retort

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re·tort 1

 (rĭ-tôrt′)
v. re·tort·ed, re·tort·ing, re·torts
v.tr.
1.
a. To reply, especially to answer in a quick, caustic, or witty manner. See Synonyms at answer.
b. To present a counterargument to (an argument or accusation).
2. Archaic To return in kind; pay back.
v.intr.
1. To make a reply, especially a quick, caustic, or witty one.
2. To present a counterargument.
3. Archaic To return like for like; retaliate.
n.
1. A quick incisive reply, especially one that turns the first speaker's words to his or her own disadvantage.
2. The act or an instance of retorting.

[Latin retorquēre, retort-, to bend back, retort : re-, re- + torquēre, to bend, twist; see terkw- in Indo-European roots.]

re·tort′er n.

re·tort 2

 (rĭ-tôrt′, rē′tôrt′)
n.
A closed laboratory vessel with an outlet tube, used for distillation, sublimation, or decomposition by heat.

[German Retort, from Medieval Latin retorta, from feminine of Latin retortus, past participle of retorquēre, to bend back; see retort1.]
American Heritage® Dictionary of the English Language, Fifth Edition. Copyright © 2016 by Houghton Mifflin Harcourt Publishing Company. Published by Houghton Mifflin Harcourt Publishing Company. All rights reserved.

retort

(rɪˈtɔːt)
vb
1. (when tr, takes a clause as object) to utter (something) quickly, sharply, wittily, or angrily, in response
2. to use (an argument) against its originator; turn the tables by saying (something)
n
3. a sharp, angry, or witty reply
4. an argument used against its originator
[C16: from Latin retorquēre to twist back, from re- + torquēre to twist, wrench]
reˈtorter n

retort

(rɪˈtɔːt)
n
1. (Chemistry) a glass vessel with a round bulb and long tapering neck that is bent down, used esp in a laboratory for distillation
2. (Chemistry) a vessel in which large quantities of material may be heated, esp one used for heating ores in the production of metals or heating coal to produce gas
vb
(Chemistry) (tr) to heat in a retort
[C17: from French retorte, from Medieval Latin retorta, from Latin retorquēre to twist back; see retort1]
Collins English Dictionary – Complete and Unabridged, 12th Edition 2014 © HarperCollins Publishers 1991, 1994, 1998, 2000, 2003, 2006, 2007, 2009, 2011, 2014

re•tort1

(rɪˈtɔrt)

v.t.
1. to reply to, usu. in a sharp or retaliatory way.
2. to return (an accusation, epithet, etc.) upon the person uttering it.
3. to answer (an argument or the like) by another to the contrary.
v.i.
4. to reply, esp. sharply.
n.
5. a severe, incisive, or witty reply, esp. one that counters a first speaker's statement, argument, etc.
6. the act of retorting.
[1590–1600; < Latin retortus, past participle of retorquēre to bend back =re- re- + torquēre to twist, bend]
re•tort′er, n.
syn: See answer.

re•tort2

(rɪˈtɔrt)

n.
1.
a. a vessel, usu. a glass bulb with a long neck bent downward, used for distilling or decomposing substances by heat.
b. a refractory chamber in which a substance, as ore, is heated in smelting or manufacturing.
2. a sterilizer for food cans.
v.t.
3. to sterilize (food) after it is sealed in a container, by steam or other heating methods.
4. to subject (shale, ore, etc.) to heat and possibly reduced pressure, as to produce fuel oil or a metal.
[1550–60; < Middle French retorte < Medieval Latin retorta, n. use of feminine of Latin retortus; see retort1]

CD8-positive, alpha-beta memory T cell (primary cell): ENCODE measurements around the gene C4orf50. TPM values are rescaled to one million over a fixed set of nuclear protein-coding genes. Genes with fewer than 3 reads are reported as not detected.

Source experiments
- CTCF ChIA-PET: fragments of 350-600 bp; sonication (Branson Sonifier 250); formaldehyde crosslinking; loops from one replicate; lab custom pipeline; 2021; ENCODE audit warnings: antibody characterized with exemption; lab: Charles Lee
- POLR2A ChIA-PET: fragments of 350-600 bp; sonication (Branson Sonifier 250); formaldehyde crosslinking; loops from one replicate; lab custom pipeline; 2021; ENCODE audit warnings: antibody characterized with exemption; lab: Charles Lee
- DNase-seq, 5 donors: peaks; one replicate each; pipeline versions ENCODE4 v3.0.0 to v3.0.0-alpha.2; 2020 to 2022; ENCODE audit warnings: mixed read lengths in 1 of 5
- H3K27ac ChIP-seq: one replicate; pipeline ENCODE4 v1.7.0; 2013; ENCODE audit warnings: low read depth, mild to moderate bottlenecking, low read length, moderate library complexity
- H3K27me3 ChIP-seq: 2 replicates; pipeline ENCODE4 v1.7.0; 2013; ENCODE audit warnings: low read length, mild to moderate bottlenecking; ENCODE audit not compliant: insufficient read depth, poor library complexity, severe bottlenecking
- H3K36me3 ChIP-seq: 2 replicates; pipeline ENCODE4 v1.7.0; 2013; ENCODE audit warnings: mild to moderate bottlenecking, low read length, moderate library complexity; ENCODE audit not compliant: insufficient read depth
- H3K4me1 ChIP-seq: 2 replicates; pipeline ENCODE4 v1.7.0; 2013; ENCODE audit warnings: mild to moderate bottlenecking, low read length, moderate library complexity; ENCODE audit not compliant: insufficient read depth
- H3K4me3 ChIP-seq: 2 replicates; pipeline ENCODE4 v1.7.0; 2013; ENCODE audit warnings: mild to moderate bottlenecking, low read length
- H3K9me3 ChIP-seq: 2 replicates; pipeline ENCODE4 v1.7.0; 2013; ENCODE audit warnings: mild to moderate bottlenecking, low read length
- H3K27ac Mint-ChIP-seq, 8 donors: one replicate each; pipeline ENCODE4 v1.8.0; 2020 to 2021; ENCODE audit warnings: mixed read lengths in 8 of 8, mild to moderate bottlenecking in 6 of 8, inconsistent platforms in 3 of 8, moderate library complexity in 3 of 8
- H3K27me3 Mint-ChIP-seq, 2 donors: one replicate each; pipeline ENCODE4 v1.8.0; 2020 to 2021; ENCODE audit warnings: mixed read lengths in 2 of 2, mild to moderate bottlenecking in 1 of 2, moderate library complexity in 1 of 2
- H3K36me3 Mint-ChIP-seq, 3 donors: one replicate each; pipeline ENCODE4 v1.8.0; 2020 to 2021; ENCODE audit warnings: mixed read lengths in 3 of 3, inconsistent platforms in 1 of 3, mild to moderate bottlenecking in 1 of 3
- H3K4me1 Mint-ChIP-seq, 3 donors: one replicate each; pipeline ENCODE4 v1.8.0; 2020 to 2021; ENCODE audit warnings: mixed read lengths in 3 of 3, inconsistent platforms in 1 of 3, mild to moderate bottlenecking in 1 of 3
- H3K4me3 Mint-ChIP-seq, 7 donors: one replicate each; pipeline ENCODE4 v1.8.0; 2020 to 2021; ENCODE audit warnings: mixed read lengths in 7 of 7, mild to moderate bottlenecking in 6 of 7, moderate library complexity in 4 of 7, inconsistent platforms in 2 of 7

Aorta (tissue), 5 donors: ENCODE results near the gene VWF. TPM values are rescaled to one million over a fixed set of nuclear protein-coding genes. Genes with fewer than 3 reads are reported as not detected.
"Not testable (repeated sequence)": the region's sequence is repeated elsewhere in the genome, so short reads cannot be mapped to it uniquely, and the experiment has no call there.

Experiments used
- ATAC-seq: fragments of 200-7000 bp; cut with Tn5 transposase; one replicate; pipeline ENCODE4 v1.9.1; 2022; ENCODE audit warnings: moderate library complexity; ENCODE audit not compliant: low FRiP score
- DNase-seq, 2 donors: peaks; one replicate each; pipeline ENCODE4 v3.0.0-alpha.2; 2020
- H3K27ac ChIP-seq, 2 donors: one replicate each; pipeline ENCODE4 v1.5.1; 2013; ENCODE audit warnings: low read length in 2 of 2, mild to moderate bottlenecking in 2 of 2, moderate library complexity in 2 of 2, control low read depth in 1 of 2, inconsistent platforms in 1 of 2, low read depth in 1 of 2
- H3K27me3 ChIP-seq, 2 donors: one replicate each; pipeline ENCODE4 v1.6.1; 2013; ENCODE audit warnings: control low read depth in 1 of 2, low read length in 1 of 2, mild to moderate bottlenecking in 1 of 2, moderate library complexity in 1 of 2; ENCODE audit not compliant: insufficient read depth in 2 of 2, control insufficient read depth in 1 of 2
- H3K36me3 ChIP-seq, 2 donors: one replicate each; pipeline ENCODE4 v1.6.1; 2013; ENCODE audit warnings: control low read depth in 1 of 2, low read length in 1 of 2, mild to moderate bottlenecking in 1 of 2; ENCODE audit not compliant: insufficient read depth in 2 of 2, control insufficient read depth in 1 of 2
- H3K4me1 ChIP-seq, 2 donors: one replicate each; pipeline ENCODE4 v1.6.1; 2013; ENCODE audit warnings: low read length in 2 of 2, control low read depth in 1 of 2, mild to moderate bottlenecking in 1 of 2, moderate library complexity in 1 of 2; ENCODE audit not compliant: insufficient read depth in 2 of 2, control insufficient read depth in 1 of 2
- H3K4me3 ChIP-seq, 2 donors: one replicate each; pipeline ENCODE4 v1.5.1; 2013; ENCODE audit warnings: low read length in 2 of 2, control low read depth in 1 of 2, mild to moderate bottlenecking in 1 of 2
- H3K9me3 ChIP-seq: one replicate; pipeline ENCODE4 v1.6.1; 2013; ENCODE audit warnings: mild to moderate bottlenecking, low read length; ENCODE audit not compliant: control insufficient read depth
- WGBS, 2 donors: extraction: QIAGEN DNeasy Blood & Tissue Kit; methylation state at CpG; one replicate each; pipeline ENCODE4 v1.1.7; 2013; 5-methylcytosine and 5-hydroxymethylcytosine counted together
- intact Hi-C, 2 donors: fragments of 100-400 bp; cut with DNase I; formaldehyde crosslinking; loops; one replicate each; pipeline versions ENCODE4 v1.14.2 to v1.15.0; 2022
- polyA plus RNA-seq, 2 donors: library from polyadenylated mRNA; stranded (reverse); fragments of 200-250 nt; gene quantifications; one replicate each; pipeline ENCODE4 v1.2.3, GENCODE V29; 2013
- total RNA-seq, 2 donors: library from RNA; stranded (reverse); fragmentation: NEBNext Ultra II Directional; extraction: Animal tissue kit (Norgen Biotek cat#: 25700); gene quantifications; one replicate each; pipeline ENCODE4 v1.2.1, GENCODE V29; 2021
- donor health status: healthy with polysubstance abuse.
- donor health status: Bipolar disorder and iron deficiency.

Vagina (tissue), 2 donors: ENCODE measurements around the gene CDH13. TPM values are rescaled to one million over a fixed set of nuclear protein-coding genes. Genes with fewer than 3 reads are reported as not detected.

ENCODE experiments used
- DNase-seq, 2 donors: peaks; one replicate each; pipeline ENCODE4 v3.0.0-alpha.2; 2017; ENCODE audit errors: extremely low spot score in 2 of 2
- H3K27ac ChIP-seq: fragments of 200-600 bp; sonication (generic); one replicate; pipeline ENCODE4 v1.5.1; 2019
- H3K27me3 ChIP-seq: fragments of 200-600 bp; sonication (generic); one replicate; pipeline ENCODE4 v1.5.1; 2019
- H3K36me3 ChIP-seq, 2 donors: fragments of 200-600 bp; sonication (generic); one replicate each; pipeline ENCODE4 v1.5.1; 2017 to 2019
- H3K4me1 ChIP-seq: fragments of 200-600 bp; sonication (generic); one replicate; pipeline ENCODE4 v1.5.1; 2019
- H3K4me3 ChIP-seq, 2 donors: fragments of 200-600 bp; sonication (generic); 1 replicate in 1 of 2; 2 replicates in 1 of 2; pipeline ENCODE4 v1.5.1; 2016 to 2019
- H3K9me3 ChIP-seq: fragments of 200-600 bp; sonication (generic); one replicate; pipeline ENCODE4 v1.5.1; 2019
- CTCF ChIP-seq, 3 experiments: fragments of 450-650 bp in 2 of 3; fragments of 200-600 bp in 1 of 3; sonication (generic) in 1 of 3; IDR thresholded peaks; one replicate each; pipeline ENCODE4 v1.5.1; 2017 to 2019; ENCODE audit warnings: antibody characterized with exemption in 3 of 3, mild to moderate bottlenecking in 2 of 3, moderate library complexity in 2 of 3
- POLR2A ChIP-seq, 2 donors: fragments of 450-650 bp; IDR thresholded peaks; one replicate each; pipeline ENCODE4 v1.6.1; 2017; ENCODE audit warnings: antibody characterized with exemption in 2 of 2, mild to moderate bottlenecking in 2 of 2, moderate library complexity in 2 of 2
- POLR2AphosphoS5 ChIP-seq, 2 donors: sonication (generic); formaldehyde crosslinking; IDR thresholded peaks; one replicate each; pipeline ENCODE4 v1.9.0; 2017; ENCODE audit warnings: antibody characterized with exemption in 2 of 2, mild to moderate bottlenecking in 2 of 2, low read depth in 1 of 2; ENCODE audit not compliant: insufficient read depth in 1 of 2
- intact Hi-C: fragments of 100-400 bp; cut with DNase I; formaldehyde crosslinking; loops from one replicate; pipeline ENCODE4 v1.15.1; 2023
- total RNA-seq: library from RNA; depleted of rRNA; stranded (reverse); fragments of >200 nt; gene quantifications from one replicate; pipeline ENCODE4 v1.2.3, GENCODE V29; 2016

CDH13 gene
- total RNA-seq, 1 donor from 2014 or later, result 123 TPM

Random House Kernerman Webster's College Dictionary, © 2010 K Dictionaries Ltd. Copyright 2005, 1997, 1991 by Random House, Inc. All rights reserved.

re·tort

(rĭ-tôrt′, rē′tôrt′)
A glass laboratory vessel in the shape of a bulb with a long, downward-pointing outlet tube. It is used for distillation or decomposition by heat.
The American Heritage® Student Science Dictionary, Second Edition. Copyright © 2014 by Houghton Mifflin Harcourt Publishing Company. Published by Houghton Mifflin Harcourt Publishing Company. All rights reserved.

Retort

 

(See also EXCLAMATIONS.)

Dick Tracy A mildly sarcastic retort to one who makes an obvious observation as if from penetrating insight. This expression derives from the popular comic strip Dick Tracy which features a detective of that name. Dick Tracy is analogous to such rhetorical comments as “Is the Pope Catholic?” and “No kidding, you don’t say.”

the Dutch have taken Holland An obvious statement, this expression is used sarcastically to put down someone who tells a piece of stale news as though it were new and exciting. If my aunt had been a man she’d have been my uncleis a similar British retort to someone who has laboriously explained the obvious.

Queen Anne is dead A sarcastic remark made to the bearer of stale news. A similar, current American phrase is So what else is new? Anne was Queen of Great Britain and Ireland from 1702-14. The expression dates from the 18th century.

touché Literally French for ‘touched,’ touché is a fencing term indicating a hit or score. In verbal fencing or argumentation the parry touché acknowledges accuracy and truth in an opponent’s remark or retort.

Picturesque Expressions: A Thematic Dictionary, 1st Edition. © 1980 The Gale Group, Inc. All rights reserved.

retort


Past participle: retorted
Gerund: retorting

Imperative
retort
retort
Present
I retort
you retort
he/she/it retorts
we retort
you retort
they retort
Preterite
I retorted
you retorted
he/she/it retorted
we retorted
you retorted
they retorted
Present Continuous
I am retorting
you are retorting
he/she/it is retorting
we are retorting
you are retorting
they are retorting
Present Perfect
I have retorted
you have retorted
he/she/it has retorted
we have retorted
you have retorted
they have retorted
Past Continuous
I was retorting
you were retorting
he/she/it was retorting
we were retorting
you were retorting
they were retorting
Past Perfect
I had retorted
you had retorted
he/she/it had retorted
we had retorted
you had retorted
they had retorted
Future
I will retort
you will retort
he/she/it will retort
we will retort